Jack, Sydney, Irina, Vaughn and Nadia parachute into Sovogda, Russa to dismantle the giant floating red ball of the Circumfrence which is turning people into mindless, red-eyed zombies out to kill. ...
When a mission to Cuba goes wrong, Sydney is attacked and placed in serious danger of being buried alive in a sealed coffin. Back in Los Angeles, Dixon is exposed to a deadly pathogen released inside...
Fresh out of the farm, Annie Walker must adapt to the challenging life of a CIA operative under the guidance of her handler, Auggie. But soon she realizes her recruit might have to do with her last boyfriend rather than her talent.
When a twenty-something computer geek inadvertently downloads critical government secrets into his brain, the C.I.A. and the N.S.A. assign two agents to protect him and exploit such knowledge, turning his life upside down.
Sydney Bristow is a young, athletic, college graduate who was recruited her freshman year as a secret agent for SD-6, a top-secret branch of the CIA. After a few years -- after Sydney confides her lifestyle to her boyfriend, the evil head of SD-6 -- Arvin Sloan, has him killed. Sydney learns that SD-6 is part of a rogue international agency called the Alliance of 12, out to rule the world. She becomes a double agent, working with the real CIA to bring down SD-6 with the assistance of her handler, Michael Vaughn, and her estranged father Jack Bristow -- also a double agent. Along the way, Sydney fights various rival agents, rival terrorist groups, and traitors all the while keeping her cloak-and-dagger lifestyle a secret from her friends. (Season 1) Written by
According to the audio commentaries on the season one DVDs, when Sydney is called to meet with the C.I.A., it is J.J. Abrams' voice on the phone that says, "Joey's Pizza?" See more »
In many of the episodes when Sydney visits other "countries", one can identify that filming took place in the US because of American telephones, traffic lights, types of signage, types of cars, architecture, door frames and door knobs in the background. Those are subtle for the most part but people living in the countries depicted feel that "something isn't quite right". See more »
Opening credits generally do not appear until after the first act, 10-15 minutes into the episode. This was an unusually late appearance for an American TV series, but it seems to have set a trend. See more »
Why? Because I seem to be the only one to notice that this series is old dug up scripts/actions/themes that has been seen many, many times before on TV. But I guess with youth comes the ignorance of the past - I mean, I wasn't around when the original Oceans 11 came out so liking the new one is probably a big disappointment to those who WERE around at that time...so I guess you all can see where I'm coming from.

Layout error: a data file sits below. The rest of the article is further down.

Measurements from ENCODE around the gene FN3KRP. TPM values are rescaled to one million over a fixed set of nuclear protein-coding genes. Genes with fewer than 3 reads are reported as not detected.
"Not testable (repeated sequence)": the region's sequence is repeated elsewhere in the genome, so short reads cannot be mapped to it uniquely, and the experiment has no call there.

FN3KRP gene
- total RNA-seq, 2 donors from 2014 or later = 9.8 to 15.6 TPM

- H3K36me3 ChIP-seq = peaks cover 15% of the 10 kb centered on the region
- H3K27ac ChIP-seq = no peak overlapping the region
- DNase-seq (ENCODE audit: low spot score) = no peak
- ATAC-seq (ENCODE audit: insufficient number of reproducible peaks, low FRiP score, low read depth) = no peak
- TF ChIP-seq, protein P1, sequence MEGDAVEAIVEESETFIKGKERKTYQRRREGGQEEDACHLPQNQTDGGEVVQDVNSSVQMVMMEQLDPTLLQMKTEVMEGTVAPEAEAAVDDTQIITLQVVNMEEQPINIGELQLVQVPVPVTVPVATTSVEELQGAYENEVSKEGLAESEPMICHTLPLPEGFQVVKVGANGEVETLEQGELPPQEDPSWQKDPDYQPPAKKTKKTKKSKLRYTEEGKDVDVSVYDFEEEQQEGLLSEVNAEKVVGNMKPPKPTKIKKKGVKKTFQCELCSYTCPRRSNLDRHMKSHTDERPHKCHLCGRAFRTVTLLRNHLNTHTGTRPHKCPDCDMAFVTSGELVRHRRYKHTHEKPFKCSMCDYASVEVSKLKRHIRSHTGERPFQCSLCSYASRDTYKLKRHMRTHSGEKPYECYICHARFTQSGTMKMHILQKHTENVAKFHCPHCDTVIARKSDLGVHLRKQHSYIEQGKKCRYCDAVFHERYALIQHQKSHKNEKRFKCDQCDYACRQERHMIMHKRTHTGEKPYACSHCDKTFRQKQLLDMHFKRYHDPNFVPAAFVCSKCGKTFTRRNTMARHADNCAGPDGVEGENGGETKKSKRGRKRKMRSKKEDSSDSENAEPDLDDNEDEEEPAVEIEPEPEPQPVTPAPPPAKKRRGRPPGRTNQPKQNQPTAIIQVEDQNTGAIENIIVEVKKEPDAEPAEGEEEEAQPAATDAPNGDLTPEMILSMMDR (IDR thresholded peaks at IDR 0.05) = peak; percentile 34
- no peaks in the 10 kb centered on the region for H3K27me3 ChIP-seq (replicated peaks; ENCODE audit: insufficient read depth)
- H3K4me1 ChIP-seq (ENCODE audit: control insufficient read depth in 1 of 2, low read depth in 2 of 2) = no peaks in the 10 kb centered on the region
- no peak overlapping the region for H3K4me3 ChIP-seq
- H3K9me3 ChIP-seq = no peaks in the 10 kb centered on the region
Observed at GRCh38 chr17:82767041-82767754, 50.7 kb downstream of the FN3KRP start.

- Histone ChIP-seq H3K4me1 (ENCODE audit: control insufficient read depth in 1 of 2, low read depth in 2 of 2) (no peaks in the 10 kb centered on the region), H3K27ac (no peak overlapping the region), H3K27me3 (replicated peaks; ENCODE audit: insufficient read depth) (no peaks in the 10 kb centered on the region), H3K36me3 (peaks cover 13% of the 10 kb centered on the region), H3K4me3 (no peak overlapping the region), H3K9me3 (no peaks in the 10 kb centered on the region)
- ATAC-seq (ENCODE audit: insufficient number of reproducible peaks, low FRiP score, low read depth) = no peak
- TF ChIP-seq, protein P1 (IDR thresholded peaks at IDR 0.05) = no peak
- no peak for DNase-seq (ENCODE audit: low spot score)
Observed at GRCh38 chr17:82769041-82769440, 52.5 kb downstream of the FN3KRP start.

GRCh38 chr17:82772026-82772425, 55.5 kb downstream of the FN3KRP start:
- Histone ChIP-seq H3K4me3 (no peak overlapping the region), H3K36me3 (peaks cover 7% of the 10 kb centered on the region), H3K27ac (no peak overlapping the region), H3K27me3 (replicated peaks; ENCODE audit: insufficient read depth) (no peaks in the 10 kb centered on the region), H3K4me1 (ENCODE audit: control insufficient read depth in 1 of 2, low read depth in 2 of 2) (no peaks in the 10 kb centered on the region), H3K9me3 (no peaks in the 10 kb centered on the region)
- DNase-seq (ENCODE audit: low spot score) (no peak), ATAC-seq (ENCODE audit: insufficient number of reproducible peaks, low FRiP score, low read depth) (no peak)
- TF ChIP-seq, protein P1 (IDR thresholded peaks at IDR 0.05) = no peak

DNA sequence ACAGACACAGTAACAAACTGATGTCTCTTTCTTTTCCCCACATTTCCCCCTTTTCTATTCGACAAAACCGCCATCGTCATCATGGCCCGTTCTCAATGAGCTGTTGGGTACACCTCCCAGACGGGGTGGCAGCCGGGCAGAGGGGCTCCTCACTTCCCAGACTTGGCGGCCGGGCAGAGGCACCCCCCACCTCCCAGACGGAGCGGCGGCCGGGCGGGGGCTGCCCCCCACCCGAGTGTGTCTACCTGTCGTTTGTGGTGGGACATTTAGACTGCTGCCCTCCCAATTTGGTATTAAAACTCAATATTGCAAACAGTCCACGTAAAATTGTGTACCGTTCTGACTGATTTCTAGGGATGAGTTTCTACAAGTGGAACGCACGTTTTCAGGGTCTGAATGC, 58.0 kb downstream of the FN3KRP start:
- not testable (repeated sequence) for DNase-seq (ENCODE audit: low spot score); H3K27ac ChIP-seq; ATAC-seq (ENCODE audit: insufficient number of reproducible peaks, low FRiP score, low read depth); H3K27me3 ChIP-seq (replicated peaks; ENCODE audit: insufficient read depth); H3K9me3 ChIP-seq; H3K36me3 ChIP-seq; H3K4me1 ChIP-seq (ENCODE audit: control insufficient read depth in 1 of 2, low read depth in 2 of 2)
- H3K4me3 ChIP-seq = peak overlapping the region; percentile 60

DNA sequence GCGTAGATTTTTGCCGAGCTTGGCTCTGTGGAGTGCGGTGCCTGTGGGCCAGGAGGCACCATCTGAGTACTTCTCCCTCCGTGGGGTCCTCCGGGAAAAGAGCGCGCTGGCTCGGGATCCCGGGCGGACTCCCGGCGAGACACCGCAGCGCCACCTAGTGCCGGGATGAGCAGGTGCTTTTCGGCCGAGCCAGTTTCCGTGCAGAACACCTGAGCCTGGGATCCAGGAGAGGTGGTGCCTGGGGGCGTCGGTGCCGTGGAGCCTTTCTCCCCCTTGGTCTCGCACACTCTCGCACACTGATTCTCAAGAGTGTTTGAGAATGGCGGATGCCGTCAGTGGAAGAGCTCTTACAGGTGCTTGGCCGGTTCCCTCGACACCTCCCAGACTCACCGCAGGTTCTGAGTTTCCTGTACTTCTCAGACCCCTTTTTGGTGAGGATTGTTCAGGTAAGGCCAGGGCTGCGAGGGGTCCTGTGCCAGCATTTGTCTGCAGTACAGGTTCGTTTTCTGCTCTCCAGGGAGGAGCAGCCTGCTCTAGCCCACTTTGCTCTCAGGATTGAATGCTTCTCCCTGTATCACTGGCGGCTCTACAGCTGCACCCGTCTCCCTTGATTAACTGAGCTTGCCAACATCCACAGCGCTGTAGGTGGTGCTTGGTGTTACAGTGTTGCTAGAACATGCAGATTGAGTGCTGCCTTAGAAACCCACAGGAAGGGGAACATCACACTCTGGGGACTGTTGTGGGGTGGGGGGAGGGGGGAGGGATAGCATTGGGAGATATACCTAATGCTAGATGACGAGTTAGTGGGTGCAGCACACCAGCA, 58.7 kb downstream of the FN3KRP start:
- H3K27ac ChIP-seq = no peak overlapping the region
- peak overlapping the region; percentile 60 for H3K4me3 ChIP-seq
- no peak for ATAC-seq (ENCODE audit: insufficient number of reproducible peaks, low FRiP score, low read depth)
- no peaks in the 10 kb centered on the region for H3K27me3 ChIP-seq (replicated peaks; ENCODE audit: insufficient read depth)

But I give everything a chance before I render an opinion. I hate it when folks hate something they haven't even saw or tried. So I saw and tried. It was a bore for me. The big deal seems to be around the actress Jennifer and the idea of a college student getting recruited for this work and yadda..yadda..yadda...yawn. Sorry, the actress Jennifer whozits is about as interesting to watch as a cactus growing in the desert to me. The story? Refurbished. The actress? Nothing special, memorable...
The real star? Well, just like with "Sex in the City", it's the fashion and just added with this one, the special effects. The special effects guys and gals are stellar. But the show? Well, it's a guys new T& A "Charley's Angels" and a young woman's new, "gosh a woman can do everything" argument with her semi-chauvinistic group of guys on a Friday/Saturday night as they go out drinking and debating.
What would make this series interesting to me? A whole host of things but all of those things would make everyone else who is looking at this now, turn away. So why bother. It's entertainment for some, good for them. There ARE worse programs on the air, which is why this is probably doing as well as it is.
JJ Abrams is getting much more credit than he deserves -- his series are bland and rehashed to me, but that just says one thing: I am old. Maybe I'll continue to watch TV Land and old series like 'Honey West' or 'The Girl From Uncle' or 'The Avengers' or even 'Get Christy Love' or 'La Femme Nikita' (not that other Americanized version, the real one), et al.
And then maybe when I'm even older and I've lived long enough -- this crowd will be watching this on TV Land and saying the same thing when another program by another youngster that is just the same comes out.
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